Now that I have completed my degrees in Chemistry, Physiology and Medicine, I can take the time to study Geology and make wonderful earrings and earring components for you.
The background of the photo above is taken from one of the polymer clay opals I made:
My shop will have a selection of polymer clay discs in my Monet series:
Some discs made from my Madam Pele polymer clay, which glows from across the room, just like real embers:
There will be pocket-sized touchstone goddesses like this Madam Pele one:
And finally, more discs from opal clay:
The first pair of earring components is made from shimmering peacock opal clay. The second pair from a stunning mixture of white, black, gray and violet opal clays. It is fairly translucent. The third, a set of disks I made from a mixture of three yellow opal clays, white and a tiny bit of black opal clay is wonderfully translucent. I plan to pair it with some leaf charms from Suburban Girl Studios on Etsy.
If you want, you can hop over to my empty Etsy shop now and favorite it, so that you can revisit it on January 1, the grand opening. http://www.susandolphindelaney.etsy.com
The painting above, by Pieter Janez Saendam (1635), is the current challenge for Art Bead Scene.
When I saw the painting, I ignited, and had to make my entries NOW.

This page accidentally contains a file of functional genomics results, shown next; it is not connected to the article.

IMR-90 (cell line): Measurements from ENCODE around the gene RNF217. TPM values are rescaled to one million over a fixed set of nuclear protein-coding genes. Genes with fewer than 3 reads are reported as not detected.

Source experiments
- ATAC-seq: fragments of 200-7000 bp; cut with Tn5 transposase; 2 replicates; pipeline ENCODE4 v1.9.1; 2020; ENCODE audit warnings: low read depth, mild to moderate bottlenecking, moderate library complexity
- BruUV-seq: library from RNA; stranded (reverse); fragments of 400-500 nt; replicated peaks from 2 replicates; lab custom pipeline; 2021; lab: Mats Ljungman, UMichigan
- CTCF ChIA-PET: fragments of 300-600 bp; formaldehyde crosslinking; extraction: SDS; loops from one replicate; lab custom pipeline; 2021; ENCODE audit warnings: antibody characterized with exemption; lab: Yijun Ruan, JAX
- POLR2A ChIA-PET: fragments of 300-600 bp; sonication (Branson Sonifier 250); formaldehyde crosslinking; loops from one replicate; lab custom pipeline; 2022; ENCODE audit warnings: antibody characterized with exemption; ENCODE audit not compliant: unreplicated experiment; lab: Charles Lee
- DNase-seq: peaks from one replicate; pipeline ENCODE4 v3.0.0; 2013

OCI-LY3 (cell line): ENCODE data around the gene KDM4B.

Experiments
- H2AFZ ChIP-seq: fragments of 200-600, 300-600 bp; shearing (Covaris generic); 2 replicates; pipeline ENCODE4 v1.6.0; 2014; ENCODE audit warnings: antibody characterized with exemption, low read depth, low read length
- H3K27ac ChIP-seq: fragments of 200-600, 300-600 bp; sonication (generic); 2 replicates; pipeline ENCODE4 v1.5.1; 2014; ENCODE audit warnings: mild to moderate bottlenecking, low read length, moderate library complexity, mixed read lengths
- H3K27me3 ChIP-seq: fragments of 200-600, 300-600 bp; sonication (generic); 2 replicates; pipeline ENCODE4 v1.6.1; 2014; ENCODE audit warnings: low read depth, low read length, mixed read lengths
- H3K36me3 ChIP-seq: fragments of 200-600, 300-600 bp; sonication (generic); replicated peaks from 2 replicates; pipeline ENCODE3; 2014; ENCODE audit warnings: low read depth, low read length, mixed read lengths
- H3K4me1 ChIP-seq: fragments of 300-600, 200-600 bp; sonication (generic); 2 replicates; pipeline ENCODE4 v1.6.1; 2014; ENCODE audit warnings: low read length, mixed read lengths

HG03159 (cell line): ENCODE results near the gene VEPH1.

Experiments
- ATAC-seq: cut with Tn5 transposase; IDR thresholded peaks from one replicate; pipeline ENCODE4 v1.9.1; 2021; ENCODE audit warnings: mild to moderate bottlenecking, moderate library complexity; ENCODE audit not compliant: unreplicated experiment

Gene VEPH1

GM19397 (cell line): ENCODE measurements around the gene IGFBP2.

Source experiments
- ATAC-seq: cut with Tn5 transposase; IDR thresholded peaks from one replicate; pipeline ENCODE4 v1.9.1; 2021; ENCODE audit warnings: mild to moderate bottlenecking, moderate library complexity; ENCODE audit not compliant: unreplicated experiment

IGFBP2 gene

I did not have the benefit of the wonderful palette you see above, to the right, created by the incomparable Brandi Huessey. A trained artist, she was able to break out the subtle colors in the painting.
I did print the photo of the painting in an 8×10 format, which revealed the warm grays and cool grays to me. I also saw surprising touches of gold and red.
By chance, I had been studying Lynda Moseley’s wonderful controlled marbling tutorial. Lynda always incorporates gray granite polymer clay into her designs.
Lynda keeps her word to provide support if you buy her tutorials. She once asked why I didn’t use the granite clay. I told her that I had to make my own magic.
Never say never.
When I saw all of that stone in the photo, I knew the time had come to use the granite clay. Here is my first piece, created in response to the challenge:
I stood on the shoulders of two giants in this response to the challenge. Lynda Moseley and Jan Geisen, who uses torn clay in many of her amazing pendants. After I cut out the earrings, I looked at the scrap of clay left and decided to add it, a la Jan, fractured edges and all, to a domed pendant.